Odds not great for NHL draft picks

by Paul Osborne, Guelph Tribune National Hockey League general managers like the Toronto Maple Leafs Brian Burke is working the phones and debriefing his scouts in order to secure players that will help his organization for many years to come.

The truth is that very few players taken in the NHL draft this weekend will ever play in the NHL. In order to get an accurate read of how many drafted players played at least 200 games in the NHL, a study by looked at the drafts between 1990 and 1999. Of the 2,600 hundred players drafted just 494 or 19% played in at least 200 contests. 63% of first round picks played but less than 25% of second round picks survived and only 12% of third rounder selections. Former NHL general manager Doug MacLean said his math over the last decade showed that only 15% of second round picks ever become impact players.

You wouldn’t want to be going to Vegas with those odds, yet the teams do what they can to ensure they find the best players possible.

Centre Peter Holland is expected to be the highest Storm player drafted this weekend. Early rankings had him as a clear first-round pick but he slipped during the second half and may still go late in the first or early in the second. Michael Latta and Taylor Beck will likely go in the third round with defenceman Ben Chiarot going around the fifth or sixth. Matt Kennedy, Tim Campbell and Evgeny Molotilov would be considered long shots to be drafted.

While the NHL teams hope to eventually reap the benefits, OHL clubs also see some positives and negatives.

If Holland goes in the first round, the Storm will receive $30,000. For second round selections teams get $27,000, third round $24,000 and so on, so it can be a lucrative day financially.

“Every player that comes to our league is striving to hear their name called at the draft” said Storm coach and GM Jason Brooks who admits the draft can have a negative effect on a player.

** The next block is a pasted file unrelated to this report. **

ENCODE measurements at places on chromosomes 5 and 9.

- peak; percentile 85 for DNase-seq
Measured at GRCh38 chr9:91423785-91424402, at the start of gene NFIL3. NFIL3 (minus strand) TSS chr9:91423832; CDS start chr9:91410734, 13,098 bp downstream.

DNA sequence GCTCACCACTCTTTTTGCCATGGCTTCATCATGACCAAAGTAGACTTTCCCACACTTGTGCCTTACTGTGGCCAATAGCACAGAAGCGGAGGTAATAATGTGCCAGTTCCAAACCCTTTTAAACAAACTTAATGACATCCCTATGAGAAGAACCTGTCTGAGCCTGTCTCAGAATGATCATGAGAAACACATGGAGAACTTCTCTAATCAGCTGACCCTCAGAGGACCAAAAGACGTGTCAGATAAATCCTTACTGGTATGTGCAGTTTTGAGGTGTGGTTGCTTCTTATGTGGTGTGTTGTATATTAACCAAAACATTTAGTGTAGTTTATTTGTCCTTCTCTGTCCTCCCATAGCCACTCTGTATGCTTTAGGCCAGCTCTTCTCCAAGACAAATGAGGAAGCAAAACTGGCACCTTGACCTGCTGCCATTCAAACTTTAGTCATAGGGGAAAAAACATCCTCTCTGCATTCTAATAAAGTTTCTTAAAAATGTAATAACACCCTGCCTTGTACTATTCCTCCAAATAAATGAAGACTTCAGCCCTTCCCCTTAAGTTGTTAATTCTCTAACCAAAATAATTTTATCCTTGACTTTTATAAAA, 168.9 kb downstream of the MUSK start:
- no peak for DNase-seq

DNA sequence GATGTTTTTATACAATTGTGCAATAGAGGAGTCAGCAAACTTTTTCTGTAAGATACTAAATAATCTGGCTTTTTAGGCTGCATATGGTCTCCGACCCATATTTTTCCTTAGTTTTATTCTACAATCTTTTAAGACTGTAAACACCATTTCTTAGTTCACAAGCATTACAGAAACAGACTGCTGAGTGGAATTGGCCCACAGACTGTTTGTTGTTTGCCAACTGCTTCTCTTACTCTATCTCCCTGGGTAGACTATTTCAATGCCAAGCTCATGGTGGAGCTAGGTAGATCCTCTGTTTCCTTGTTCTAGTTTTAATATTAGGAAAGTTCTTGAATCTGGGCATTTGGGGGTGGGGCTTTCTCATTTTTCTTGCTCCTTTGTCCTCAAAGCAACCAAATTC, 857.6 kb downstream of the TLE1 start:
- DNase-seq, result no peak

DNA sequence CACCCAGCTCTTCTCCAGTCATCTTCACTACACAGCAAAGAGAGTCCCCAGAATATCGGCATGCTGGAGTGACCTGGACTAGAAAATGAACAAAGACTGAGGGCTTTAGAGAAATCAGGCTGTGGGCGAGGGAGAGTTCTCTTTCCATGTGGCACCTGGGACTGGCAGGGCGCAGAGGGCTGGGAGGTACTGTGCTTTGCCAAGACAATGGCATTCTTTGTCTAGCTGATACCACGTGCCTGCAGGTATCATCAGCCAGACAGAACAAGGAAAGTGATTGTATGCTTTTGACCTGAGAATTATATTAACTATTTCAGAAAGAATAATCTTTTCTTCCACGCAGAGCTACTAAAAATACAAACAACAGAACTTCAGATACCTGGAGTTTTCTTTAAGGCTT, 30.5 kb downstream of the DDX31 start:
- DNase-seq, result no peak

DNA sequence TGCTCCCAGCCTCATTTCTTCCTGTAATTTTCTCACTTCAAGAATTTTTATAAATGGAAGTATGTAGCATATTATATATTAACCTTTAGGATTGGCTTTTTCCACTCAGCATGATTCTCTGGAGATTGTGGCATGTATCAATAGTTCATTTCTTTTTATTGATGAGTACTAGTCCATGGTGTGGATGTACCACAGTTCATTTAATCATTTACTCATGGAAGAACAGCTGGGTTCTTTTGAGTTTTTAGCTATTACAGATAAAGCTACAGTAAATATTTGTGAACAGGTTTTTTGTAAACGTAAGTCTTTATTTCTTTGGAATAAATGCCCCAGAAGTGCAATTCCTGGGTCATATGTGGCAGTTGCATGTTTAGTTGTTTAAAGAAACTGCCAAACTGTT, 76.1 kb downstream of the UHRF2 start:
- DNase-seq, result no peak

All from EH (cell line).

“Players put so much pressure on themselves to get drafted and they’re scrutinized and picked apart” said Brooks who celebrated Father’s Day and a birthday on Sunday. “After being drafted some players feel less pressure and play well. Michael Caruso is a good example of that. He was drafted by Florida and they counselled him well and he came back and just excelled.”

Others come back with what is commonly called the “NHL hangover” where they are a little too big for their low slung, saggy pants.

“Sometimes it takes a while to get them back into a team focus” admits Brooks, “but the good thing about this group is that they want to win a championship together. They come into my office and talk about that all the time and realize they have a much better chance of winning as a team, than as individuals.”

Last year Drew Doughty went second overall to Los Angeles but this year’s crop of Storm draft eligible players is much deeper.

From the Land of Oz….Brooks continues to scour the market in an effort to make the team better. He has said all along he’d like to add at least one veteran defenceman and possibly a goaltender…Forward Denis Hollenstein will not be back with the Storm next season. He has signed to play professionally in his home country of Switzerland. This means the Storm will have an opening for a European player this coming season. They will pick 33rd in this year Euro draft.